Will it be Ellen DeGeneres, Dr. Phil or Dr. Oz? Maybe none of the above. The announced shutdown of "The Oprah Winfrey Show" in two years creates room for a new queen (or king) of daytime television.
Until that day when Winfrey's 7 million or so daily viewers start looking for something else to do, preparing to claim that audience will be one of the biggest competitions in television.
"You haven't had a time period like this open up in 25 years," said Larry Gerbrandt, an analyst for the firm Media Valuation Partners in Los Angeles. "It really gives the players a chance to reshuffle the deck."
Nowhere now in daytime television is there a show with the breadth of Winfrey's, which can feature an interview with singer Whitney Houston about her drug use one day, or Sarah Palin about a contentious campaign the next. She can do a serious hour about domestic abuse, bring Tom Cruise on to jump on her sofa, host a party with the Black Eyed Peas or give away cars to everyone in her audience.
The two shows closest to Winfrey's in the ratings are hosted by her proteges, Dr. Phil and Dr. Oz. Yet "Dr. Phil" has been around a while and the ratings indicate viewers are starting to tire of his form of tough love.
"Dr. Oz" was a breakout hit as a newcomer this fall, but its appeal as a health-oriented show is limited. Winfrey only had him as an occasional guest, and there are questions about how many people want to see him every day.
Both, however, will have restrictions removed from their contracts that prevented their shows from airing at 4 p.m. ET each day -- Winfrey's preferred time slot and generally considered the key time in daytime TV because there are more people available to watch, said Bill Carroll, an expert in the syndication market for Katz Television.
Winfrey has a financial stake in both shows, so if their audiences increase because she leaves, guess who benefits?
Strictly from a business standpoint, then, it seems odd that Winfrey has given signals that appear to be anointing DeGeneres as her chosen successor at the top of the heap. They've traded appearances on each other's shows recently and guess who's posing next to Winfrey on the latest cover of "O, The Magazine"?
"Ellen is probably in the best position to move into that role," said daytime TV host Jerry Springer.
DeGeneres' breezy show is primarily entertainment-oriented and less varied in topic than Winfrey's. But it has a greater potential to be broader than many of its rivals, and her profile should only increase with her upcoming role on "American Idol."
"Guests won't be afraid to go on Ellen," Springer said. "Any edge she might have is neutralized by her humor. She can be light yet she's obviously very bright. If you're looking to sell something, like a book or a political idea, you're not going to get beaten up by going on her show."
Television stations that have been reluctant to air DeGeneres' show at 4 p.m. for fear of competing with Winfrey would be much more willing with that roadblock gone, and her syndicators will be pushing to put her in that slot.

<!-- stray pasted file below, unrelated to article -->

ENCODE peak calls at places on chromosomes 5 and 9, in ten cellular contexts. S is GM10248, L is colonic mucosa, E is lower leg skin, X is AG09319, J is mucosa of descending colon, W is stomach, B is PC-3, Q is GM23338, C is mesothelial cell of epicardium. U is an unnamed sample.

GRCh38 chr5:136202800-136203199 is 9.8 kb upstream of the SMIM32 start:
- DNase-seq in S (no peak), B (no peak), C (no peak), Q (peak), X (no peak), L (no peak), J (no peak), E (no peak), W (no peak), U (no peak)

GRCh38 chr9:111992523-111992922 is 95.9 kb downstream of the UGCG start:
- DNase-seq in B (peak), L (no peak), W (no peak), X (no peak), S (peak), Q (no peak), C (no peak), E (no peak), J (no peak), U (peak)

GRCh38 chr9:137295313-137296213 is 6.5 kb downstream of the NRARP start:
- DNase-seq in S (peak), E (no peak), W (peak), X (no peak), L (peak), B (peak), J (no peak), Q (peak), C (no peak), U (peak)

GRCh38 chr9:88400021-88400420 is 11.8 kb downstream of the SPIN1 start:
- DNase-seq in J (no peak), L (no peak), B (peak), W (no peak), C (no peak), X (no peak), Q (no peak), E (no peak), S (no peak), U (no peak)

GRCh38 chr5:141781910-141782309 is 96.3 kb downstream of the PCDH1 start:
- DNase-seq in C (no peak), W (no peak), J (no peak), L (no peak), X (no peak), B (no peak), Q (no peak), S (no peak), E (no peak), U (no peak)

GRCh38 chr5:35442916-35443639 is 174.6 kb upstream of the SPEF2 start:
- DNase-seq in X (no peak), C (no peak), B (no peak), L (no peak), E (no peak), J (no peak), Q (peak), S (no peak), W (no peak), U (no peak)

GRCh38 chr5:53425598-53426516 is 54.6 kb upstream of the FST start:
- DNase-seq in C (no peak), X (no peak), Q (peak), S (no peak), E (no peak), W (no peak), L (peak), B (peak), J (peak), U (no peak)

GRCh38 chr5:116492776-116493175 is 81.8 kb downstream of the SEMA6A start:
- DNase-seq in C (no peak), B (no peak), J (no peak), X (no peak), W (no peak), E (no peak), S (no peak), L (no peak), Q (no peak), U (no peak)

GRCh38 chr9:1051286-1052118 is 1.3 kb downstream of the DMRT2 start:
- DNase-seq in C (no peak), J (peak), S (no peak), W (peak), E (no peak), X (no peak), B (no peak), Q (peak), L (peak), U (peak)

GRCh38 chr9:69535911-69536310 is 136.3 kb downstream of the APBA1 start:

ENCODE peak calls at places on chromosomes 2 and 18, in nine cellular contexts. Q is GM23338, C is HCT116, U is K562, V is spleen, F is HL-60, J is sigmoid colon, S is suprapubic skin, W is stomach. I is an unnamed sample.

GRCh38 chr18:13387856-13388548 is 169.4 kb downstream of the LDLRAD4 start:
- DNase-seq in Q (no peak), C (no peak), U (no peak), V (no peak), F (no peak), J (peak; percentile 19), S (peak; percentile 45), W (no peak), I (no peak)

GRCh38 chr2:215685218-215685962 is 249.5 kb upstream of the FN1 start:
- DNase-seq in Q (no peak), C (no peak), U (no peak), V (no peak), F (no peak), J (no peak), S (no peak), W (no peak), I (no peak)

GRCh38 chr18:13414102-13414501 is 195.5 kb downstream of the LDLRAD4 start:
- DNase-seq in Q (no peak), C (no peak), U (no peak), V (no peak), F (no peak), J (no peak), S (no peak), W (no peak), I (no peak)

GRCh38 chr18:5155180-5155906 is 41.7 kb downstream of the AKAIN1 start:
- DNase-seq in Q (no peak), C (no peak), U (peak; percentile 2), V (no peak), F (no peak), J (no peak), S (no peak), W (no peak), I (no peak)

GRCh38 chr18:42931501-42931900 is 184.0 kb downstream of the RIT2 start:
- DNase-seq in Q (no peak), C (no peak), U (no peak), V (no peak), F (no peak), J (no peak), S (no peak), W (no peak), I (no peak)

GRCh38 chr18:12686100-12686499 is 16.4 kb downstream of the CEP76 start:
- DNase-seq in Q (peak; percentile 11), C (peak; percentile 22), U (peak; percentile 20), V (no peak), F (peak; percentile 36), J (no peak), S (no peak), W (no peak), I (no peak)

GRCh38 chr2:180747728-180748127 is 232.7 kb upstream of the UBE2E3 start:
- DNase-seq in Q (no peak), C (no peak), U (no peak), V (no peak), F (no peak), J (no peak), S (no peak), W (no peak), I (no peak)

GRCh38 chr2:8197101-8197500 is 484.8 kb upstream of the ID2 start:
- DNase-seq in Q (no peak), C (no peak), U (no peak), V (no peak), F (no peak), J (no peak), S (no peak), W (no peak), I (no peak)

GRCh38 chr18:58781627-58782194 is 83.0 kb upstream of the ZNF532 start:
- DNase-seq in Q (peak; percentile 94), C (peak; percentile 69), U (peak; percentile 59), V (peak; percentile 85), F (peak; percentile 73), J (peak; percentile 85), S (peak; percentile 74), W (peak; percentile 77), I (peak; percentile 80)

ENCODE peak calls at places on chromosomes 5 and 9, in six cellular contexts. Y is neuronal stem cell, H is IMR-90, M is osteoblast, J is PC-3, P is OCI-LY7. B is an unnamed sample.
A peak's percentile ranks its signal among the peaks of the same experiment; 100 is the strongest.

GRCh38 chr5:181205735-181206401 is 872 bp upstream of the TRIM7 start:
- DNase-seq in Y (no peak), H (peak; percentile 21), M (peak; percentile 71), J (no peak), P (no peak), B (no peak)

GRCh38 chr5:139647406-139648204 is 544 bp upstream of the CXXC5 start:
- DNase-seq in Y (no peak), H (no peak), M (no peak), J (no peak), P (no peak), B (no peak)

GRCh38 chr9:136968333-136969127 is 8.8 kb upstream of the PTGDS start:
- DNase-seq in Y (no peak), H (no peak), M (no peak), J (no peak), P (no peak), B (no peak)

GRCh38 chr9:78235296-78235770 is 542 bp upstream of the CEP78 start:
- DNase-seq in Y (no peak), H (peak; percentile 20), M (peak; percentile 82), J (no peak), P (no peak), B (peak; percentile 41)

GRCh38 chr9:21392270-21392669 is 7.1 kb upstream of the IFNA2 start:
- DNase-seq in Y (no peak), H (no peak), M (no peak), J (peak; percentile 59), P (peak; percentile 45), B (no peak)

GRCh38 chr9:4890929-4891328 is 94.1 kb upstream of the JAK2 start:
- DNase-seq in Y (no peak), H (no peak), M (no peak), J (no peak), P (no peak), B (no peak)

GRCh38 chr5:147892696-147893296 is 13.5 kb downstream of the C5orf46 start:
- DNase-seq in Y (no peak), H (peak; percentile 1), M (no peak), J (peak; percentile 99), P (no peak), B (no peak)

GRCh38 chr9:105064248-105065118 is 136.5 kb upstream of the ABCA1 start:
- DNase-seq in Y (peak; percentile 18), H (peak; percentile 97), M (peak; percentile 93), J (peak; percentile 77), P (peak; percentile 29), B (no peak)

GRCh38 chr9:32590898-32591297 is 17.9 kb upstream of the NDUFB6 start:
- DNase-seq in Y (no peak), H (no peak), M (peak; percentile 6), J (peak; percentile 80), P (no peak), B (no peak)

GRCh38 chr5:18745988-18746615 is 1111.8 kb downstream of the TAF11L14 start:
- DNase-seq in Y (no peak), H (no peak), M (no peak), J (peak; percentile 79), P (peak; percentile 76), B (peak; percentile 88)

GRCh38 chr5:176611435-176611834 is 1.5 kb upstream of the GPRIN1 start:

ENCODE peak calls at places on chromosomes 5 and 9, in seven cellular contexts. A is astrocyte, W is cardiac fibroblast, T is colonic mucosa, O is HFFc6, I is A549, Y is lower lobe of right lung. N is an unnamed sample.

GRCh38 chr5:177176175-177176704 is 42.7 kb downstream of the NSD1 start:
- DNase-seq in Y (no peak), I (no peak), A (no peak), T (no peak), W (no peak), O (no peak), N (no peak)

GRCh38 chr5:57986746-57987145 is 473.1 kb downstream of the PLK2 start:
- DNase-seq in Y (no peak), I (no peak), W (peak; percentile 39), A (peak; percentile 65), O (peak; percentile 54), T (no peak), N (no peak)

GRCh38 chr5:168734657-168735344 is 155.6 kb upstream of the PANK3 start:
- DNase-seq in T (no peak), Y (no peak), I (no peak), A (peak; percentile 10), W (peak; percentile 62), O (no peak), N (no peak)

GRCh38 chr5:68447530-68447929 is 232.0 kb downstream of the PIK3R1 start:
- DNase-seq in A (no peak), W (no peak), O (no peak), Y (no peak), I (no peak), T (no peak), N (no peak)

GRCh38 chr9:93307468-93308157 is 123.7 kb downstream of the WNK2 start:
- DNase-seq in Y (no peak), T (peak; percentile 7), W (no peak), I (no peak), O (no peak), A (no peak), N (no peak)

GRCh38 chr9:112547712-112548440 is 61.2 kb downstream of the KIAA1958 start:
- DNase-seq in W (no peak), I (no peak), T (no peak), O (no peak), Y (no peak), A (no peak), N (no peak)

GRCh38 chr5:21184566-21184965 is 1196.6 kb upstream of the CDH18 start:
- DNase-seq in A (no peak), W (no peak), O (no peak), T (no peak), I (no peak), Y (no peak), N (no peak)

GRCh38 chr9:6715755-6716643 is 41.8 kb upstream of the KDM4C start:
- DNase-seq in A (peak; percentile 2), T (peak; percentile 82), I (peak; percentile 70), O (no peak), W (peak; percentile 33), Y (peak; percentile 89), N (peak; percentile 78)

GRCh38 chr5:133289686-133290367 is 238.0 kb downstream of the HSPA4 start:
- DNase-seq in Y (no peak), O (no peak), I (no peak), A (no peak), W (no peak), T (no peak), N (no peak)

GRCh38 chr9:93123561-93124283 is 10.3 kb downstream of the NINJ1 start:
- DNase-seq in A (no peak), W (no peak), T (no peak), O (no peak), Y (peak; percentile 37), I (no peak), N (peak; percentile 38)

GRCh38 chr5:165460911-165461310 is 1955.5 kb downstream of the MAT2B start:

For all the promising signs for DeGeneres, her show still doesn't have as large an audience as "Dr. Phil" and "Dr. Oz." And she should be wary of another formidable competitor: "Judge Judy." The courtroom program isn't a talk show but is strong in the ratings in the late afternoon. There's no guarantee that Winfrey's old viewers will gravitate toward a talk show, or television at all. Daytime TV ratings have been sinking steadily over the years with more women in the work force, and Winfrey's exit could accelerate the decline.
Other competitors are Rachael Ray, an appealing personality whose show now takes a lot of morning slots, and Tyra Banks, who appeals to younger viewers. Meanwhile, Winfrey protege, makeover artist Nate Berkus, is readying his own show but there are questions about how limited his appeal would be.
"I'm sure there are people on the phone to their agents saying, 'Get me a meeting, I'm the next Oprah,'" Carroll said. "I would advise them to look up (failed daytime host) Jane Pauley's phone number. Wanting to be that and doing that are two different things."
Potential king-makers are executives at ABC stations. Winfrey's show has aired in the afternoon in several key ABC-owned stations, such as New York and Los Angeles. That's considered vital for these stations in funneling viewers to local newscasts, and soon that security blanket will be gone. If these stations act in concert to place one show in the time slot, it's a huge competitive advantage.
There's some chance these stations won't do that at all, that they'll air another hour of local news instead. ABC executives were not talking on Friday about a decision they have more than a year to make. It's what makes answering the question of who will lead daytime TV more complex: There are hundreds of stations all over the country that make their own decisions what to air then.
One thing that seems certain is that none of these existing shows or not-yet-conceived programs will have the audience, or cultural impact, of "The Oprah Winfrey Show" -- certainly not at first and perhaps never.
Winfrey goes to the new OWN cable network upon leaving her show, where she'll have the chance to program a network of her own creation. While "The Oprah Winfrey Show" on broadcast TV will be no more, it's not clear whether Winfrey will be appearing on the network in some fashion or not.
And if that's what she wants, is anyone ready to bet that the next Oprah Winfrey won't be ... Oprah Winfrey?
EDITOR'S NOTE -- David Bauder can be reached at dbauder(at)ap.org